Wegman M., Set Equality Testing Technique, IBM Technical Disclosure, Aug. 1978, pp. 1314-1315, vol. 21, No. 3, IBM, Armonk, New York, United States.

Cited By (3)

* Cited by examiner, † Cited by third party
Publication number Priority date Publication date Assignee Title
US20140067089A1 (en) * 2012-08-31 2014-03-06 Yokogawa Electric Corporation Maintenance support system, maintenance support apparatus and maintenance support method
US9829865B2 (en) * 2012-08-31 2017-11-28 Yokogawa Electric Corporation Adaptive maintenance support and control of a process control system via device specification and actual condition information
US20170052989A1 (en) * 2015-08-17 2017-02-23 Sap Se Using statistics for database partition pruning on correlated columns

Also Published As

Publication number Publication date Type
US20120317134A1 (en) 2012-12-13 application

Similar Documents

Publication Publication Date Title
Engle et al. Shark: fast data analysis using coarse-grained distributed memory
US6801903B2 (en) Collecting statistics in a database system
US6728719B1 (en) Method and mechanism for dependency tracking for unique constraints
US6714943B1 (en) Method and mechanism for tracking dependencies for referential integrity constrained tables
US5920857A (en) Efficient optimistic concurrency control and lazy queries for B-trees and other database structures
US20130346725A1 (en) Structuring storage based on latch-free b-trees
US20070143248A1 (en) Method using query processing servers for query processing of column chunks in a distributed column chunk data store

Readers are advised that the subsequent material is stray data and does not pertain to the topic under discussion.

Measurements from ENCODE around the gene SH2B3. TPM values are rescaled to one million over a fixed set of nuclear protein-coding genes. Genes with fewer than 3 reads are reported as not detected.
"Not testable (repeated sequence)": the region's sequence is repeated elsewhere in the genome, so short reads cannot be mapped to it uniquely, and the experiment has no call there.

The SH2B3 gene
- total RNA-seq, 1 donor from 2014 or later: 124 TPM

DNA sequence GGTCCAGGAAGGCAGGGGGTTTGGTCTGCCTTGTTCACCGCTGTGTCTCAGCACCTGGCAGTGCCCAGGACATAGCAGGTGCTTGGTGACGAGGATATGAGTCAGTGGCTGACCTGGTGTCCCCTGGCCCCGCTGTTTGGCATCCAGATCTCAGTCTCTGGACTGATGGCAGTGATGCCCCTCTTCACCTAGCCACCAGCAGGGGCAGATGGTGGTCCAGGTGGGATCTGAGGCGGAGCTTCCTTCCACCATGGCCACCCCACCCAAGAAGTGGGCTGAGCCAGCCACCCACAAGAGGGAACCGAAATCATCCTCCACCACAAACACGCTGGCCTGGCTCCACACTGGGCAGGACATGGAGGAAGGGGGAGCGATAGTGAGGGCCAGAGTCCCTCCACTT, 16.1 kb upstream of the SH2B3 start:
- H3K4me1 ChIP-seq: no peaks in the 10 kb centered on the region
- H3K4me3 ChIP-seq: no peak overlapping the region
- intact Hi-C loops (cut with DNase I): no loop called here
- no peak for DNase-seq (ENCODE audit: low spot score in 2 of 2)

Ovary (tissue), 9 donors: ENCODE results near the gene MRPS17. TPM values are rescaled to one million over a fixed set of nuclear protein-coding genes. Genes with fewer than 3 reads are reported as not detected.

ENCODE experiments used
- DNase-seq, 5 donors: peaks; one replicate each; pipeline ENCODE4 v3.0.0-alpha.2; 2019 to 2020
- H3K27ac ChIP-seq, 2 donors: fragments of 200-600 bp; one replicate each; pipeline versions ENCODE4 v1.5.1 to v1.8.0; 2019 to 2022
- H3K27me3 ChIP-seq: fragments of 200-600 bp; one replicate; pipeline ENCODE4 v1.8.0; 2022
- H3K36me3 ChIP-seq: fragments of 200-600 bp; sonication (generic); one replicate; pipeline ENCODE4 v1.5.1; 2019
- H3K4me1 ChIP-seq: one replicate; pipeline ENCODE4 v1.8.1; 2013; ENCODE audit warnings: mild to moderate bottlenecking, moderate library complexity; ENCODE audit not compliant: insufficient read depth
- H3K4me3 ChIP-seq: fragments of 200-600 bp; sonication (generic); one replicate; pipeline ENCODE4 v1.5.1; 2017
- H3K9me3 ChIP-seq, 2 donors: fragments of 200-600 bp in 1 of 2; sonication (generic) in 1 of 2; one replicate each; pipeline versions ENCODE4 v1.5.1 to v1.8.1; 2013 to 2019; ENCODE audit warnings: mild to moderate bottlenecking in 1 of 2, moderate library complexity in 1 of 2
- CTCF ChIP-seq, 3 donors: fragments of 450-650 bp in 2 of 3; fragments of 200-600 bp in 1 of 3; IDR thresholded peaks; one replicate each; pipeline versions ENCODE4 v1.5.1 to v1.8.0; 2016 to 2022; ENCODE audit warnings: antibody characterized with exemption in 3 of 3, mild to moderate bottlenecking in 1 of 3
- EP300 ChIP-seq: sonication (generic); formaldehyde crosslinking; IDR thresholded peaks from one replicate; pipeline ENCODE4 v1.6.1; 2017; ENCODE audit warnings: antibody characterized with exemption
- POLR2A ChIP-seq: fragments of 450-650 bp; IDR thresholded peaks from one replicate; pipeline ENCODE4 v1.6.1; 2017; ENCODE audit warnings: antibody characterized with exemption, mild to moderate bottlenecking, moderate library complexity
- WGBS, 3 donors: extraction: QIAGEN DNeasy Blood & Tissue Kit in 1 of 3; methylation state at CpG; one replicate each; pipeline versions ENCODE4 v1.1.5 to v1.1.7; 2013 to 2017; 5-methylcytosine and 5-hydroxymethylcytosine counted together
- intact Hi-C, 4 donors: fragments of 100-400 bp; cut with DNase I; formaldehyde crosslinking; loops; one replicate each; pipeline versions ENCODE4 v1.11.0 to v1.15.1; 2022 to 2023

Li et al. Distributed data management using MapReduce
US9025892B1 (en) Data record compression with progressive and/or selective decomposition
US6952692B1 (en) Execution of requests in a parallel database system
US20130282765A1 (en) Optimizing sparse schema-less data in relational stores
US20100211577A1 (en) Database processing system and method
US20120084274A1 (en) Distributed Transaction Management With Tokens
US20080183684A1 (en) Caching an Access Plan for a Query
US20090292711A1 (en) Constraints With Hidden Rows in a Database
US20130066952A1 (en) Preserving server-client session context
US7305422B1 (en) Performing computationally intensive calculations within a database server that provides a recovery mechanism
US20070143311A1 (en) System for query processing of column chunks in a distributed column chunk data store
US7809759B1 (en) Dynamic preconditioning of A B+tree
US7822710B1 (en) System and method for data collection
US7921131B2 (en) Method using a hierarchy of servers for query processing of column chunks in a distributed column chunk data store
US20070143259A1 (en) Method for query processing of column chunks in a distributed column chunk data store
US9081978B1 (en) Storing tokenized information in untrusted environments
US20130166552A1 (en) Systems and methods for merging source records in accordance with survivorship rules
Kumar et al. Learning generalized linear models over normalized data

Legal Events

Date Code Title Description
AS Assignment

Owner name: INTERNATIONAL BUSINESS MACHINES CORPORATION, NEW Y

Free format text: ASSIGNMENT OF ASSIGNORS INTEREST;ASSIGNORS:BOURBONNAIS, SERGE;KUTSCH, MARCEL;LI, XIAO;AND OTHERS;SIGNING DATES FROM 20110525 TO 20110531;REEL/FRAME:026416/0949